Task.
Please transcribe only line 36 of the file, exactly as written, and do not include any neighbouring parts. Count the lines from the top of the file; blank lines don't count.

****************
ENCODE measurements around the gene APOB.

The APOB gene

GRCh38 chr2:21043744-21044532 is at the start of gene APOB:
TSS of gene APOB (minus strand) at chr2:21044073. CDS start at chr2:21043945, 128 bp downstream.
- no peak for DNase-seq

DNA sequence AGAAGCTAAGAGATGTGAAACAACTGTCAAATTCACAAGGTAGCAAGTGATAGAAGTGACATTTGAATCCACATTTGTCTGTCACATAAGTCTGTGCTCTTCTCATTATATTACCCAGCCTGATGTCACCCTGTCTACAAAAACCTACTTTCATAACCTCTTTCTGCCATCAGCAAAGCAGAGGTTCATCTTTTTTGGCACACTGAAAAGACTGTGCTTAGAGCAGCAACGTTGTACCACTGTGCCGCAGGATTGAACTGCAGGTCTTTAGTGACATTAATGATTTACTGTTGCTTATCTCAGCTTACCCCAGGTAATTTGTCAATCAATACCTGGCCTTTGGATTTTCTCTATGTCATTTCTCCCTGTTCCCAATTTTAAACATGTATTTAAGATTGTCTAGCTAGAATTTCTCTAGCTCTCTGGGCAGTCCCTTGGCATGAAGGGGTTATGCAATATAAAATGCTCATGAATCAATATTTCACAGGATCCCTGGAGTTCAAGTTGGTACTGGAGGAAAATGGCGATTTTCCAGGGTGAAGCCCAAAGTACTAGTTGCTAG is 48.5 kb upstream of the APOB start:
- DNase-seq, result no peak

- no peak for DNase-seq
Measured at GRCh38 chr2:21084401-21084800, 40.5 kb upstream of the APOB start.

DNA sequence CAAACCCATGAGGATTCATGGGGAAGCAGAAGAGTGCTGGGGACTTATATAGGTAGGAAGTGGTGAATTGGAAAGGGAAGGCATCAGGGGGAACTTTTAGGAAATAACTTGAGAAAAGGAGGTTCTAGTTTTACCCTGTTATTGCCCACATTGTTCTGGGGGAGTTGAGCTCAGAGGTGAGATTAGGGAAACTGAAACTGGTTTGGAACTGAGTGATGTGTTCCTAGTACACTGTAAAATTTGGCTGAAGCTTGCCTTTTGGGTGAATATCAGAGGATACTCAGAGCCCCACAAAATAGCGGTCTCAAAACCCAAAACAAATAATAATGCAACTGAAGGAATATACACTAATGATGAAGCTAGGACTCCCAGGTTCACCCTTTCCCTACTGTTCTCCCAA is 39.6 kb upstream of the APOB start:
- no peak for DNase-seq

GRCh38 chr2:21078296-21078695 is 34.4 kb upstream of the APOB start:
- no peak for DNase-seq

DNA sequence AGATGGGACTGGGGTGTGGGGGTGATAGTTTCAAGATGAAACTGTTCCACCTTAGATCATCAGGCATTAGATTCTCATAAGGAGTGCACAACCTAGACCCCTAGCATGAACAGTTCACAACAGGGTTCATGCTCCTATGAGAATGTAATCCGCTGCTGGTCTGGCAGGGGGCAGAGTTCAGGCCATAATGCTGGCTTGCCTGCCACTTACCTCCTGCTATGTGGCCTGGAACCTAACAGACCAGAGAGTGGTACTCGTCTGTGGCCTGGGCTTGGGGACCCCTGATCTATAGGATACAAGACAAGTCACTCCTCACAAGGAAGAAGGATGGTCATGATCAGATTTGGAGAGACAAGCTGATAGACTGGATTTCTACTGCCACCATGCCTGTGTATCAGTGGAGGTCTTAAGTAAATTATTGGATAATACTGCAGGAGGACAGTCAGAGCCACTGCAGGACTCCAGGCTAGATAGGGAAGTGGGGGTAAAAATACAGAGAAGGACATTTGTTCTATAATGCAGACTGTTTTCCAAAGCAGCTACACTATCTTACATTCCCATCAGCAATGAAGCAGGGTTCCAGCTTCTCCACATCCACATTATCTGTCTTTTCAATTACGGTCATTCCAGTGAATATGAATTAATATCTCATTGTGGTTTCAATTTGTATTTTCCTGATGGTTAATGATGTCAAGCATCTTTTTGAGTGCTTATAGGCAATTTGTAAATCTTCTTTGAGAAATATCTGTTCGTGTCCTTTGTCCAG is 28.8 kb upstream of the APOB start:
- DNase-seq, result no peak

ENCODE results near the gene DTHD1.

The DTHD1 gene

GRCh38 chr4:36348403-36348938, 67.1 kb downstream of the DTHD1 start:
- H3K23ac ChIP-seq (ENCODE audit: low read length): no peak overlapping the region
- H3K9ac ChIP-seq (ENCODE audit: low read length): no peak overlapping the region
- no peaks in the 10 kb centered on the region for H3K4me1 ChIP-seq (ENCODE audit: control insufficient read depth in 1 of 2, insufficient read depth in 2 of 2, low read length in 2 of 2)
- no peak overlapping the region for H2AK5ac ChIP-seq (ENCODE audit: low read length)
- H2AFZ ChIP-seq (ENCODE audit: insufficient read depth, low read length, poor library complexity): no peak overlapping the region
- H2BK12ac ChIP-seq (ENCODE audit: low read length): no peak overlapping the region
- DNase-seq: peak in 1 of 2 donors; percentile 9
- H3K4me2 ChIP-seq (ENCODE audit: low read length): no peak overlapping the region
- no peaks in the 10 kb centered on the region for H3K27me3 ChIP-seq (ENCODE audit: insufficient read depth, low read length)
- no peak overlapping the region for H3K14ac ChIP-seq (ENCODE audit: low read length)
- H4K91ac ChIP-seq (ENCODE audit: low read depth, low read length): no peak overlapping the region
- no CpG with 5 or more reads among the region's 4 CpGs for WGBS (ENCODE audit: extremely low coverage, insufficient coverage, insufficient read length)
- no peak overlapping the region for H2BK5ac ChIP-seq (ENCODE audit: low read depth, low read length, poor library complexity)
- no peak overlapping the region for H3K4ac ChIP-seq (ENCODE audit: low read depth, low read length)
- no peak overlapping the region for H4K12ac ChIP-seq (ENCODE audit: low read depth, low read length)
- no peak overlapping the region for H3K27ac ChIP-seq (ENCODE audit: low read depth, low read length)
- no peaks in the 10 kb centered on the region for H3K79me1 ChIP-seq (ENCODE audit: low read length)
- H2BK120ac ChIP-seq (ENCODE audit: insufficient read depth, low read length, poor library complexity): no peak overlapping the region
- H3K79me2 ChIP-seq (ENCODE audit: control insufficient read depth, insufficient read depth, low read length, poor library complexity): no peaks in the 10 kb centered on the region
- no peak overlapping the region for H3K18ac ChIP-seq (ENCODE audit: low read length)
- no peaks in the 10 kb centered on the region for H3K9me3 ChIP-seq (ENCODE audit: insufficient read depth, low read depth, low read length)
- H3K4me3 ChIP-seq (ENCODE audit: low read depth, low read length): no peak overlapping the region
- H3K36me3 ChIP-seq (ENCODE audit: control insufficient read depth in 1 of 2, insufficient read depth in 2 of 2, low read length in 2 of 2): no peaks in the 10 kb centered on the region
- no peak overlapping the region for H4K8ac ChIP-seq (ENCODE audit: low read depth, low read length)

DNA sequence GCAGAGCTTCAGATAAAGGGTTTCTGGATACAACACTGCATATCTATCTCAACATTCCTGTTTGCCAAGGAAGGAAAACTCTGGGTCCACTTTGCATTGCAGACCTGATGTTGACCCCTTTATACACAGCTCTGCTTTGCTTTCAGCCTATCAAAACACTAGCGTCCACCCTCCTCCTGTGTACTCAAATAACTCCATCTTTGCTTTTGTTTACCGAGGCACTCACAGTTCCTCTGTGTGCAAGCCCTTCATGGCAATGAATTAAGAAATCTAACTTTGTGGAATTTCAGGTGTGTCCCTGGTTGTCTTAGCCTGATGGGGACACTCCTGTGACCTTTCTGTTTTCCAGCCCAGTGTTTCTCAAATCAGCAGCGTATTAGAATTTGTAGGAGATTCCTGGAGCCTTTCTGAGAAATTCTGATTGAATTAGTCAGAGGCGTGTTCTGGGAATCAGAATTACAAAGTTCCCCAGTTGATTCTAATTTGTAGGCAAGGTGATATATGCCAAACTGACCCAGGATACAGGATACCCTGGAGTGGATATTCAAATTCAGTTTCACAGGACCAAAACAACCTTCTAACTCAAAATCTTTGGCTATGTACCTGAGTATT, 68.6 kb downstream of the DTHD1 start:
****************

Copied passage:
- H2BK120ac ChIP-seq (ENCODE audit: insufficient read depth, low read length, poor library complexity): no peak overlapping the region